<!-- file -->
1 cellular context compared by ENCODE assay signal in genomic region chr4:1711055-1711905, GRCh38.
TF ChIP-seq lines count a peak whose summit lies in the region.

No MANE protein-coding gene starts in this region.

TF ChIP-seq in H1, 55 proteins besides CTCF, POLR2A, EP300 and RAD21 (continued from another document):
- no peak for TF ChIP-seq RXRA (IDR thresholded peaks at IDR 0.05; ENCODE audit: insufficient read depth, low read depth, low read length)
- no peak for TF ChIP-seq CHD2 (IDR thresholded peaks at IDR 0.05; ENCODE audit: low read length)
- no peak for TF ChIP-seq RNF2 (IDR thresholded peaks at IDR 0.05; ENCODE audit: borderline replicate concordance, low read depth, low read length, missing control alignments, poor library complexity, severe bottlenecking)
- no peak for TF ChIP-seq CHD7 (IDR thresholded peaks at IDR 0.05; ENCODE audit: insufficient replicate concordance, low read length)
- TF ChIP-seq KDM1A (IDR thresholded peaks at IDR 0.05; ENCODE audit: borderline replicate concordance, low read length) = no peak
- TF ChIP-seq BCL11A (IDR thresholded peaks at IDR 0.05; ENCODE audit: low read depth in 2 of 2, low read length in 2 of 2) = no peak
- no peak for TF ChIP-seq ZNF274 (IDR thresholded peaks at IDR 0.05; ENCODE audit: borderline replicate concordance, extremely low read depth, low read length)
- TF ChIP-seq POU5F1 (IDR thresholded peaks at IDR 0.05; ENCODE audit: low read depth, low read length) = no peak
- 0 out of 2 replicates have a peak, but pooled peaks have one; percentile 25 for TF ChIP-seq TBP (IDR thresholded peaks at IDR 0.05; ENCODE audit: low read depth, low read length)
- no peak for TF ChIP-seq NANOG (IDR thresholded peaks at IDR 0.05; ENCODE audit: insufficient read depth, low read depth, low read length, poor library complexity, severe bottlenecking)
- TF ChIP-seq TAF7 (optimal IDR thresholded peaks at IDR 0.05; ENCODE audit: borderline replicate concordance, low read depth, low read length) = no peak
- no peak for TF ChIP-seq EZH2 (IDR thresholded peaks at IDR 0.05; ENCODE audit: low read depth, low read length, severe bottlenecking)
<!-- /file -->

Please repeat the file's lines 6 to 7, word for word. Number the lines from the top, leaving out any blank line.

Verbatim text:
- no peak for TF ChIP-seq CHD2 (IDR thresholded peaks at IDR 0.05; ENCODE audit: low read length)
- no peak for TF ChIP-seq RNF2 (IDR thresholded peaks at IDR 0.05; ENCODE audit: borderline replicate concordance, low read depth, low read length, missing control alignments, poor library complexity, severe bottlenecking)